Russo GL, Tosto M, Mupo A, Castellano I, Cuomo A, Tosti E (2004) Biochemical and functional characterization of protein kinase CK2 in Ascidian ciona intestinalis oocytes at fertilization. J Biol Chem 279(31):33012–33023PubMedCrossRefGoogle Scholar
  14. 14.
    Motose H, Sugiyam M, Fukuda H (2001) An arabinogalactan protein(s) is a key component of a fraction that mediates local intercellular communication involved intracheary element differentiation of Zinnia Mesophyll cells. Plant Cell Physiol 42(2):129–137PubMedCrossRefGoogle Scholar
  15. 15.
    Clarke A, Gleeson P, Harrison S, Knox RB (1979) Pollen-stigma interactions: identification and characterization of surface components with recognition potential. Proc Natl Acad Sci USA 76(7):3358–3362PubMedCrossRefGoogle Scholar
  16. 16.
    Zakharov A, Muntz K (2004) Seed legumains are expressed in stamens and vegetative legumains in seeds of Nicotiana tabacum L. J Exp Bot 55(402):1593–1595PubMedCrossRefGoogle Scholar
  17. 17.
    Park SY, Jauh G-Y, Mollet J-C, Eckard KJ, Nothnagel EA, Lord EM , Walling LL (2000) A lipid transfer–like protein is necessary for lily pollen tube adhesion to an in vitro stylar matrix. Plant Cell 12:151–163PubMedCrossRefGoogle Scholar
  18. 18.
    Lee Y-H, Chung K-H, Kim H-U, Jin Y-M, Kim H-I, Park B-S (2003) Induction of male sterile cabbage using a tapetum-specific promoter from Brassica campestris L. ssp. pekinensis. Plant Cell Rep 22(44):268–273PubMedCrossRefGoogle Scholar
  19. 19.
    Guerbette F, Grosbois M, Jolliot-Croquin A, Kader J-C, Zachowski A (1999) Lipid-transfer proteins from plants: structure and binding properties. Mol Cell Biochem 192(1–2):157–161PubMedCrossRefGoogle Scholar
  20. 20.
    Arondeo V, Vergnolle C, Cantrel C, Kader J-C (2000) Lipid transfer proteins are encoded by a small mutigene family in Arabidopsis thaliana. Plant Sci 150:1–12CrossRefGoogle Scholar
  21. 21.
    Lu ZX, Gaudet DA, Frick M, Puchalski B, Genswein B, Laroche A (2005) Identification and characterization of genes differentially expressed in the resistance reaction in wheat infected with Tilletia tritici, the common bunt pathogen. J Biochem Mol Biol 38:420–431PubMedGoogle Scholar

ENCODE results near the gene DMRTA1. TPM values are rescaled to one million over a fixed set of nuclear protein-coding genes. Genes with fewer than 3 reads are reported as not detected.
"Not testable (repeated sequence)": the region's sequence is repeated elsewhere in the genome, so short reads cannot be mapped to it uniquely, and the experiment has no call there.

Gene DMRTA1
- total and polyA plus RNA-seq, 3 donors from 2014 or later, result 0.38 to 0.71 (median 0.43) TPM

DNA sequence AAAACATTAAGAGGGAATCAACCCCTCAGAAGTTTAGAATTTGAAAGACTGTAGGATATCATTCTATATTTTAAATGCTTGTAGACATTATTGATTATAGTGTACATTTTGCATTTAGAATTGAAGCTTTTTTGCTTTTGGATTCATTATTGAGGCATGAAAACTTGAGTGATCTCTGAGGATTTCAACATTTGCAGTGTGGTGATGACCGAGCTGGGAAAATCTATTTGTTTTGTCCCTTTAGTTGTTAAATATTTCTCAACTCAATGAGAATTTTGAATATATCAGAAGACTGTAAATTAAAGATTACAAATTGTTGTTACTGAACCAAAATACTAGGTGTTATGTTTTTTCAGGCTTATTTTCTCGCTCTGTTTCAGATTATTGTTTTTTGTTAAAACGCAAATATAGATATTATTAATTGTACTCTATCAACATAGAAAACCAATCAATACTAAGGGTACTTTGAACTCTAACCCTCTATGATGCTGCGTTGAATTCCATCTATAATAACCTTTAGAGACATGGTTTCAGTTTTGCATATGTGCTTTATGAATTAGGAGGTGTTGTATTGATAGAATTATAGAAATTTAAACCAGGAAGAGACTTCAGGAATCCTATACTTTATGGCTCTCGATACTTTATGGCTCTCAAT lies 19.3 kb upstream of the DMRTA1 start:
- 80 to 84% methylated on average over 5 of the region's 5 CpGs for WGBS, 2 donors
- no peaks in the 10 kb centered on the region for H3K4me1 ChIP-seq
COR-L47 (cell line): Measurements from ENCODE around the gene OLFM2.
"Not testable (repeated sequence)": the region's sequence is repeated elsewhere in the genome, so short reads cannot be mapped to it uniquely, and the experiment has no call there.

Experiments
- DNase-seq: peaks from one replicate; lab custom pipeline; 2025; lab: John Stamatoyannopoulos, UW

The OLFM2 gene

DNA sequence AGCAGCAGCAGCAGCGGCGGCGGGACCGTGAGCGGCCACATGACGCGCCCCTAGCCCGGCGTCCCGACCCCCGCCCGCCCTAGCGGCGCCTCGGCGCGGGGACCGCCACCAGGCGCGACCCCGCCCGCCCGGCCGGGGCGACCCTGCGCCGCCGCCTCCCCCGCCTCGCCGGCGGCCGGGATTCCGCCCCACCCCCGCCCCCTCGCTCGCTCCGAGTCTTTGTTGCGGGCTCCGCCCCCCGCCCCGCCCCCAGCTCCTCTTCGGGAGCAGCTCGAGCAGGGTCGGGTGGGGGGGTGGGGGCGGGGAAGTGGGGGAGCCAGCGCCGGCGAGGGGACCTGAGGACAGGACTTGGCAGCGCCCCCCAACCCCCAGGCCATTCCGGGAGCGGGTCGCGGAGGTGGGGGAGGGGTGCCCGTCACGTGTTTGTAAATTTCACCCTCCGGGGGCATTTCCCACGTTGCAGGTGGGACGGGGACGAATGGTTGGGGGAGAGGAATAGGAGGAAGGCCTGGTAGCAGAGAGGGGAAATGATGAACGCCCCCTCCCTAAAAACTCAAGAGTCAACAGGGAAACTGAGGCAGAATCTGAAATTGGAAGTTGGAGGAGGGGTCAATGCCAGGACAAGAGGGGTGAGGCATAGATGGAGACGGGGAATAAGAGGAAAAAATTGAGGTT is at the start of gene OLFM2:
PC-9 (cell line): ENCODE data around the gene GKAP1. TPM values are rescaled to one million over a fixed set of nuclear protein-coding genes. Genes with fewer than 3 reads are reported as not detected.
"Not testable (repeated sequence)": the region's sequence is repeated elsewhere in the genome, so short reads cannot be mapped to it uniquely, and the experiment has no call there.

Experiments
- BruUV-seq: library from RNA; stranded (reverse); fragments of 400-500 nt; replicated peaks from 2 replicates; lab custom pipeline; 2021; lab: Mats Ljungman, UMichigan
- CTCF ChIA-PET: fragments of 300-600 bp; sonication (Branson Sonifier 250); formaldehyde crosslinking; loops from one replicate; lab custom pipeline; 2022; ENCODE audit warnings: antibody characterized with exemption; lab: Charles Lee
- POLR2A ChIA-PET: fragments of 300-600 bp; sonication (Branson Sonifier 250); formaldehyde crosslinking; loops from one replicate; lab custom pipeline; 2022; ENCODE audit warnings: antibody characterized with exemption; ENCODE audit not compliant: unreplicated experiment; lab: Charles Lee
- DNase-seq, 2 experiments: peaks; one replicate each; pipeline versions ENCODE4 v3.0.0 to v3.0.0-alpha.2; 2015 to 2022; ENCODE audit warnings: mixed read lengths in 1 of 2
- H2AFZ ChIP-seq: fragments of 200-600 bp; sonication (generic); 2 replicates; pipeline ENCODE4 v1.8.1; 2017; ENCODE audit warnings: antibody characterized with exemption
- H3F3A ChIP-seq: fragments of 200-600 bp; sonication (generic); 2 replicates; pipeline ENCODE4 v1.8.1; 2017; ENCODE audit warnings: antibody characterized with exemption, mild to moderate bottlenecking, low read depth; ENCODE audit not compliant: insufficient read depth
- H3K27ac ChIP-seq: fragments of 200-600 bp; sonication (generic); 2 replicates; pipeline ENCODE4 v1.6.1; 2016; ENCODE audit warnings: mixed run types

22. 22.
    Broekaert WF, Cammue B, De Bolle M, Thevissen K, De Samblanx GW, Osborn RW (1997) Antimicrobial peptides from plants. Crit Rev Plant Sci 16:297–323CrossRefGoogle Scholar
  23. 23.
    Yang D, Chertov O, Bykovskaia SN, Chen Q, Buffo MJ, Shogan J, Anderson M, Schroder JM, Wang JM, Howard OZ, Oppenheim JJ (1999) Defensins: linkinginnate and adaptive immunity through dendritic and T cell CCR6. Science 286:525–530PubMedCrossRefGoogle Scholar
  24. 24.
    Foster GD, Robinson SW, Blundell RP, Roberts MR, Hodge R, Draper J, Scott RJ (1992) A Brassica napus mRNA encoding a protein homologous to phospholipid transfer proteins, is specifically in the tapetum and developing microspores. Plant Sci 84:187–192CrossRefGoogle Scholar
  25. 25.
    Lauga B, Charbonnel-Campa L, Combes D (2000) Characterization of MZm3-3, a Zea mays tapetum-specific transcript. Plant Sci 157:65–75PubMedCrossRefGoogle Scholar
  26. 26.
    Ariizumi T, Amagai M, Shibata D, Hatakeyama K, Watanabe M, Toriyama K (2002) Comparative study of promoter activity of three anther-specific genes encoding lipid transfer protein, xyloglucan endotransglucosylase/hydrolase and polygalacturonase in transgenic Arabidopsis thaliana. Plant Cell Rep 21:90–96CrossRefGoogle Scholar
  27. 27.
    Toriyama K, Hanaoka K, Okada T, Watanabe M (1998) Molecular cloning of a cDNA encoding a pollen extracellular protein as a potential source of a pollen allergen in Brassica rapa. FEBS Lett 424:234–238PubMedCrossRefGoogle Scholar
  28. 28.
    Annna MK, Hans JB (1999) Cell-specific expression of genes of the lipid transfer protein family from Arabidopsis thaliana. Plant Physiol 40:69–76Google Scholar
  29. 29.
    Wang LP, Cao JS, Ye WZ, Xiang X, Zhou SM (2005) Cloning and evolutionary analysis of homologous sequences of CYP86MF gene in Cruciferae. Hereditas 27(5):395–402PubMedGoogle Scholar
  30. 30.
    Inaba R, Nishio T (2002) Phylogenetic analysis of Brassiceae based on the nucleotide sequences of the S-locus related gene, SLR1. Theor Appl Genet 105:1159–1165PubMedCrossRefGoogle Scholar
  31. 31.
    Kader J-C (1997) Lipid-transfer proteins: a puzzling family of plant proteins. Trends Plant Sci 2:66–70CrossRefGoogle Scholar

Copyright information

© Springer Science+Business Media B.V. 2007

Authors and Affiliations

  • Aimei Tian
    • 1
    • 2
  • Jiashu Cao
    • 1
  • Li Huang
    • 1
  • Xiaolin Yu
    • 1
  • Wanzhi Ye
    • 1
  1. 1.Lab of Cell & Molecular Biology, Institute of Vegetable ScienceZhejiang UniversityHangzhouP.R. China
  2. 2.College of Chemistry and Life ScienceThree Gorges UniversityYichangP.R. China

Personalised recommendations